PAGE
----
2   B.A.C.A.H.   ignore (1)   2020 Mar 20, 8:57pm     ↓ dislike (0)   quote   flag      

Everybody needs a place to live. Choose wisely. A decade or so can turn into several more decades.
3   just_passing_through   ignore (8)   2020 Mar 20, 9:28pm     ↓ dislike (0)   quote   flag      

Some of those ideas may not be available for a rental property. For instance you can't put 20% down (legally) for a 30yr fixed the minimum is 25%.
4   Malcolm   ignore (2)   2020 Mar 20, 9:33pm     ↓ dislike (0)   quote   flag      

Conserve your cash. Do the 80/10/10.

1. Anyone would be nuts to get an adjustable rate.
2. The rates are so low that this is a rare time that I say borrow as much as you can, conserve your cash, at the very least, to pay off higher interest debt.
3. Assuming the rate and fees justify point 2, if you have more cash than you know what to do with, just do 20% down. PMI is pure waste, avoid at all costs.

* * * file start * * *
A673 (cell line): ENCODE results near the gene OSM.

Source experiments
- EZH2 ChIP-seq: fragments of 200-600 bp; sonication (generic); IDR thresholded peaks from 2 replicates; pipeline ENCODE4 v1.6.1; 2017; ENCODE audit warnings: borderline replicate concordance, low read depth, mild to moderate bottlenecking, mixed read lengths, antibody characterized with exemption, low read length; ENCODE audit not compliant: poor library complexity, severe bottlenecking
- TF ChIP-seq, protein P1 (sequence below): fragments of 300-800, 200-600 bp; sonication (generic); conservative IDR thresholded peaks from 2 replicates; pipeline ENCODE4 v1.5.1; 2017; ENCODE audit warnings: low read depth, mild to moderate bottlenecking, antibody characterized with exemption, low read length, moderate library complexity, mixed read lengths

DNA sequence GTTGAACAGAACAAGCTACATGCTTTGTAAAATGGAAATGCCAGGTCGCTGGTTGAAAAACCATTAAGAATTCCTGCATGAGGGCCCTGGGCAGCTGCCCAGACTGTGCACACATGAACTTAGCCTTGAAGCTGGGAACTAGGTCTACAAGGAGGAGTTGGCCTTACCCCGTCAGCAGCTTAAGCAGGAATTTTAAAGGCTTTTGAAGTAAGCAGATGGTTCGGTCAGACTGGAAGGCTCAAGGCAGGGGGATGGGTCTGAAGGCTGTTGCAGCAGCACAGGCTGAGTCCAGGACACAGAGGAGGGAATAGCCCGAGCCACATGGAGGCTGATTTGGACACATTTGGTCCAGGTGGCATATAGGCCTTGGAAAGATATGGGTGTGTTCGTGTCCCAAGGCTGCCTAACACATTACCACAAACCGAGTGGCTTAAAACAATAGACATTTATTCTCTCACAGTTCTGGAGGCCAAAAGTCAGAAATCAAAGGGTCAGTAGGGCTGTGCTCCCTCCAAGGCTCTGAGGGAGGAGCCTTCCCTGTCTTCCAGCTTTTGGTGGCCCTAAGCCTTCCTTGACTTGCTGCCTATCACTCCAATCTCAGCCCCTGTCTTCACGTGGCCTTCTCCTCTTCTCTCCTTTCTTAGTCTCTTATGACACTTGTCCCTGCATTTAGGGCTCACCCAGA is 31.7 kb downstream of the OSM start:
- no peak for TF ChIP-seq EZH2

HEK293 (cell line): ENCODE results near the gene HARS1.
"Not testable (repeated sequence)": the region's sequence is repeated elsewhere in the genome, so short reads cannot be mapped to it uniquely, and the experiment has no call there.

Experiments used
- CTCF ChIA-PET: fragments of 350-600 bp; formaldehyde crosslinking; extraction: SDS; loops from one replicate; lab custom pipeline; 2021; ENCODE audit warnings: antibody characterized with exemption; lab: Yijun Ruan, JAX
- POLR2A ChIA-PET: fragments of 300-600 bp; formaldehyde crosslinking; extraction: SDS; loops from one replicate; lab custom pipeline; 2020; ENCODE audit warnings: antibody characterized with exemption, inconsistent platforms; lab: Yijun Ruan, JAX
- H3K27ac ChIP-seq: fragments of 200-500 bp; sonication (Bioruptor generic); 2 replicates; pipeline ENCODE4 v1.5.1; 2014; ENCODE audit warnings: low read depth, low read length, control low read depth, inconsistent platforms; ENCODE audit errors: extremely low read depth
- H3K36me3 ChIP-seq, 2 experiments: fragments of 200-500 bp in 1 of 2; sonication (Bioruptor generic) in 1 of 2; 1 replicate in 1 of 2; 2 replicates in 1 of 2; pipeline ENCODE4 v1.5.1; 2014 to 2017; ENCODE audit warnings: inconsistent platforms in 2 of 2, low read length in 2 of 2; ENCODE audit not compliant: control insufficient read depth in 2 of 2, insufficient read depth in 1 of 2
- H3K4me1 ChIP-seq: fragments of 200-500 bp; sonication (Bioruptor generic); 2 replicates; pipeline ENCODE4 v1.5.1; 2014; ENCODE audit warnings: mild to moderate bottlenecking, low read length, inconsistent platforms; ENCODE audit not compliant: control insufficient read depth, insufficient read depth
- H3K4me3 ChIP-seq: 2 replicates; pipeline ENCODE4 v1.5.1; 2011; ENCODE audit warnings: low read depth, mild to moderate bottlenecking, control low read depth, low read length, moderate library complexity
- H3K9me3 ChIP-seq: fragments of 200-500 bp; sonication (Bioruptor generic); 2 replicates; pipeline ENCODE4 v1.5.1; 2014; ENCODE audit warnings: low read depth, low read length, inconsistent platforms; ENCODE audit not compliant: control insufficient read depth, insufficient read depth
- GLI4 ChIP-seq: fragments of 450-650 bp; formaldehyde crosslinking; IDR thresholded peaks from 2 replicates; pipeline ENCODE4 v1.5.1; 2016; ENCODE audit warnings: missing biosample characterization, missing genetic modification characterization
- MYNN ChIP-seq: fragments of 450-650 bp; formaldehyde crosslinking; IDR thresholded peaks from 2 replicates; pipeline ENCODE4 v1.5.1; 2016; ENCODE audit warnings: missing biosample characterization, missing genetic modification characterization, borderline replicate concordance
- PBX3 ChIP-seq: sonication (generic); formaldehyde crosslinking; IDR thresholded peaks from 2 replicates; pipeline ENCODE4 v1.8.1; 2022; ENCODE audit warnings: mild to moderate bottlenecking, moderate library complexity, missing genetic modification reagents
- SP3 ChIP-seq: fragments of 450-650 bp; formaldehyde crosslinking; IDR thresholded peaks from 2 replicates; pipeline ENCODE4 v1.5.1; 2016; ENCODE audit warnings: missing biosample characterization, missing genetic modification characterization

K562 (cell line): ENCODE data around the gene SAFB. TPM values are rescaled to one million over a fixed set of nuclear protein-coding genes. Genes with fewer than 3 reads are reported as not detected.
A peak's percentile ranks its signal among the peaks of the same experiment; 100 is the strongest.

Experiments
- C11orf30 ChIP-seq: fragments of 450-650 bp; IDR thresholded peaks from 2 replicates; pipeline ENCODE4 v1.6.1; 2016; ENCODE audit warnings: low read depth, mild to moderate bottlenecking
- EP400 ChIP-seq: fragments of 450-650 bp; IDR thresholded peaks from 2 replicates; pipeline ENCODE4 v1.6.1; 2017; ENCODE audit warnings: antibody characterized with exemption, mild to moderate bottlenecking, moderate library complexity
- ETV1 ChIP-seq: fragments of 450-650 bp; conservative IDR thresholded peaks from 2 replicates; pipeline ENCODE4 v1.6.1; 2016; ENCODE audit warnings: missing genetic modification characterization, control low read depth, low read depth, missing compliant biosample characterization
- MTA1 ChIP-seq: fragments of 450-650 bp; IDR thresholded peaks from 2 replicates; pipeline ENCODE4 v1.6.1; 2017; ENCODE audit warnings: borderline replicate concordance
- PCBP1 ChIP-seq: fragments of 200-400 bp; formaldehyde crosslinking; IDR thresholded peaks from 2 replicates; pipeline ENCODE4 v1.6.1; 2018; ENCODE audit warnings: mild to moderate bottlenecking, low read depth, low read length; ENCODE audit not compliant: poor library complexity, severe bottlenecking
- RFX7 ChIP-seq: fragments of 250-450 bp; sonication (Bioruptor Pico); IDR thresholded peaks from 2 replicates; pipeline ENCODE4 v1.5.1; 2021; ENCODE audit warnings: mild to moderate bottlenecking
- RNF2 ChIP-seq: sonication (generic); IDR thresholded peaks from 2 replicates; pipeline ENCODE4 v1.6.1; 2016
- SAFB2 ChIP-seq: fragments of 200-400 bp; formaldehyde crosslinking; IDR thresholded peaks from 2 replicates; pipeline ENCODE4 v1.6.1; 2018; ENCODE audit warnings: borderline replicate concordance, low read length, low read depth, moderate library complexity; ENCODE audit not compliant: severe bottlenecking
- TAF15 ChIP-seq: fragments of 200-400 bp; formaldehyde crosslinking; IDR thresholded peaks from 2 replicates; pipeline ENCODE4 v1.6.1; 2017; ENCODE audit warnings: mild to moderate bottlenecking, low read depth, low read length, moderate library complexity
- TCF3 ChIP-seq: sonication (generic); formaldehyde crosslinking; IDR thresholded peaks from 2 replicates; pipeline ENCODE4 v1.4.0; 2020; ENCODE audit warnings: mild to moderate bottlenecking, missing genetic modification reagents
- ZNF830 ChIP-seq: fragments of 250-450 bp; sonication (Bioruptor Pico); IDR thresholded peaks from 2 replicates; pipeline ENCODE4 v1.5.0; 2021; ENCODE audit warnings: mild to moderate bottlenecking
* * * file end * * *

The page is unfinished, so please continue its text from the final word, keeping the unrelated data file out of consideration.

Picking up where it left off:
I concur with just_dregalicious. Lock it in for 30 years, count on inflation in the future, you'll thank me. This may be a rare opportunity to get a house on the cheap with a cheap loan.

Note: This is not my typical advice and my opinion is my current view of the economy and not specific financial planning advice.
5   BayArea   ignore (1)   2020 Mar 20, 10:41pm     ↓ dislike (0)   quote   flag      

What is 80/10/10?
6   BayArea   ignore (1)   2020 Mar 20, 10:42pm     ↓ dislike (0)   quote   flag      

Is there a way to put down less than 10% cash and avoid PMI?